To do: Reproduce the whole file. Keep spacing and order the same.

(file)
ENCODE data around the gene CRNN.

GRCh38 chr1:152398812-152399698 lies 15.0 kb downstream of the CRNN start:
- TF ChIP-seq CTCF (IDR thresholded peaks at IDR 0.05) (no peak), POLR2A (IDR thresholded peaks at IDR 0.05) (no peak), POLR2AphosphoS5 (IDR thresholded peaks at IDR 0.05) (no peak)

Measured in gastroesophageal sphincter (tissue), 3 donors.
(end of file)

ENCODE data around the gene CRNN.

GRCh38 chr1:152398812-152399698 lies 15.0 kb downstream of the CRNN start:
- TF ChIP-seq CTCF (IDR thresholded peaks at IDR 0.05) (no peak), POLR2A (IDR thresholded peaks at IDR 0.05) (no peak), POLR2AphosphoS5 (IDR thresholded peaks at IDR 0.05) (no peak)

Measured in gastroesophageal sphincter (tissue), 3 donors.